Unlike the horrifically antisemitic 1940 Nazi propaganda film, Lothar Mendes’ adaptation of Lion Feuchtwanger’s book offers a fairly sympathetic depiction of a Jew (Conrad Veidt) who seeks political power in order to improve the plight of Germany’s Jewry. Despite some unpleasant stereotypes – Suss is scheming and ruthless – the film is ultimately on his side, and the ending is deeply moving.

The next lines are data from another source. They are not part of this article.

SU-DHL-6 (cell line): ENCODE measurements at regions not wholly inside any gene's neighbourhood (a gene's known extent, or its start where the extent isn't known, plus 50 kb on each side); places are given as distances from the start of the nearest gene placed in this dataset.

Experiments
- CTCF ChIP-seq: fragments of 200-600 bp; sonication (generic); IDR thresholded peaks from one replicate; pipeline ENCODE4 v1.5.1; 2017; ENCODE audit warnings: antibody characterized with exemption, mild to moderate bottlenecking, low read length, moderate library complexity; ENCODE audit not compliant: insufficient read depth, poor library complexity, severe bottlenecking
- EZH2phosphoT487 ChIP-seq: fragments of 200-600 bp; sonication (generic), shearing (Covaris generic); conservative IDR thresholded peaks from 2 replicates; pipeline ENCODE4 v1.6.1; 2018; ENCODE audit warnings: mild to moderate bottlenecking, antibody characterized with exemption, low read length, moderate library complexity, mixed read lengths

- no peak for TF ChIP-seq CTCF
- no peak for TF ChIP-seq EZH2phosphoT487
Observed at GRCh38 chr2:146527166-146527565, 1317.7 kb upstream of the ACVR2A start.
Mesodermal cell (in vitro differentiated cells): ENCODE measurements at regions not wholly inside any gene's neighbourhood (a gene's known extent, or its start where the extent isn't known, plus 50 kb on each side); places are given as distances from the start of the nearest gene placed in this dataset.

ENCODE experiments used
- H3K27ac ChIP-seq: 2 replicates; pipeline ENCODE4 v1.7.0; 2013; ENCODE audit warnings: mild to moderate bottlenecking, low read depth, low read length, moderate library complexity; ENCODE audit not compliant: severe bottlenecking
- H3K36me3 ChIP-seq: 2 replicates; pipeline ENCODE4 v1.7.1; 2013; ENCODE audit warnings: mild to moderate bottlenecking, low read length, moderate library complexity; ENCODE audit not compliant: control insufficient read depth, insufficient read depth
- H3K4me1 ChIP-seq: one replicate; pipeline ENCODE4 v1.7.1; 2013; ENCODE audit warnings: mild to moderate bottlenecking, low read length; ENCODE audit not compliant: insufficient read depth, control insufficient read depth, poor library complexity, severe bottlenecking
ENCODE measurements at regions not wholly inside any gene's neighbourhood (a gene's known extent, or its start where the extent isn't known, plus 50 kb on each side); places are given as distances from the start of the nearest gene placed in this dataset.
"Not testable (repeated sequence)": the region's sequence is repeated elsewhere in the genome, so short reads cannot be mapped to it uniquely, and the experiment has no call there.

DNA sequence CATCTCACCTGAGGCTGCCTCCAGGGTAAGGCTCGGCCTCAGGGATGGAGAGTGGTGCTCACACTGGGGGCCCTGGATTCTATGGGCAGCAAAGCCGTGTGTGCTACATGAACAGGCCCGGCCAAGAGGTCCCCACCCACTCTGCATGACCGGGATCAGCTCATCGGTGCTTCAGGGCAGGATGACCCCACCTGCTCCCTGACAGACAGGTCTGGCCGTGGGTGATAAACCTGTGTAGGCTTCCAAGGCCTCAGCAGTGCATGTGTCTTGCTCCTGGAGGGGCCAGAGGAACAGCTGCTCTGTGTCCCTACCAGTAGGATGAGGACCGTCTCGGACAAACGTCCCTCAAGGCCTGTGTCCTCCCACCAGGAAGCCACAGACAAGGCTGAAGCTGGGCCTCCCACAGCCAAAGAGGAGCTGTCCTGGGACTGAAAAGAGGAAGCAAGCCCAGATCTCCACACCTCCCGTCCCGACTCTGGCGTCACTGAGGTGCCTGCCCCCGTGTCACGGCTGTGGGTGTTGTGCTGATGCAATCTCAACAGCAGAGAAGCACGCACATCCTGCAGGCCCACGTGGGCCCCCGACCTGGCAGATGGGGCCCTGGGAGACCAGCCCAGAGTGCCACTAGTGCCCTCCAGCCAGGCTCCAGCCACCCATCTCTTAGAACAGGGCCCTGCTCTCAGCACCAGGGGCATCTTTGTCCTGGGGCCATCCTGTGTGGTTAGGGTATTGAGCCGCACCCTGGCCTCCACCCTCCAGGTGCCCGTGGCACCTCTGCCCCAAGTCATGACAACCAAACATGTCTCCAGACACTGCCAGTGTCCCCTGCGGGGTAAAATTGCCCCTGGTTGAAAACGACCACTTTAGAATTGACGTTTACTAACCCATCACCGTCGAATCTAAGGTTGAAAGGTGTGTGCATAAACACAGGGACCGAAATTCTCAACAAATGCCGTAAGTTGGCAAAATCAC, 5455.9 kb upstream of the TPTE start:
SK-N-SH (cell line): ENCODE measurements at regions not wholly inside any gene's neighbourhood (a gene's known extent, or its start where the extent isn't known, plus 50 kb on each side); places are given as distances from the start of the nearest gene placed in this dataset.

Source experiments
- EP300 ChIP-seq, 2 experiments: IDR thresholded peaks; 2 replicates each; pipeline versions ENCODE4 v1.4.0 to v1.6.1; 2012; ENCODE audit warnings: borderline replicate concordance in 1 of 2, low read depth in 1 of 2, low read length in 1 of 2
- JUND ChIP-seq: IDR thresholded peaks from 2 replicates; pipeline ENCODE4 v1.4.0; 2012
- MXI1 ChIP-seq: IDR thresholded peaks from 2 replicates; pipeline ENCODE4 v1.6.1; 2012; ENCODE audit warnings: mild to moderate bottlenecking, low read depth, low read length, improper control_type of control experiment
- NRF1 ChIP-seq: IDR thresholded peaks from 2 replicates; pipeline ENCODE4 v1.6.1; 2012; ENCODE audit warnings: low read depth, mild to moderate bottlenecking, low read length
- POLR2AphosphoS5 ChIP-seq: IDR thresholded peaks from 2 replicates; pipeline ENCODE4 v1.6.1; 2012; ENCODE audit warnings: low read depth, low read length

While films about the rise of fascism in Europe were hindered by censorship, producer Michael Balcon hoped that the scenes of racism would draw attention to the Nazi persecution of Jews, despite the 18th century setting. The scene in which a Jew is falsely accused of killing a Christian woman, to use her blood for Passover rituals (the notorious ‘blood libel’), is particularly disturbing. The film was a box-office success, although Observer critic CA Lejeune suggested that the money should have been spent on a feature about British industry rather than “a film about a little German municipality of 200 years ago”. Read More »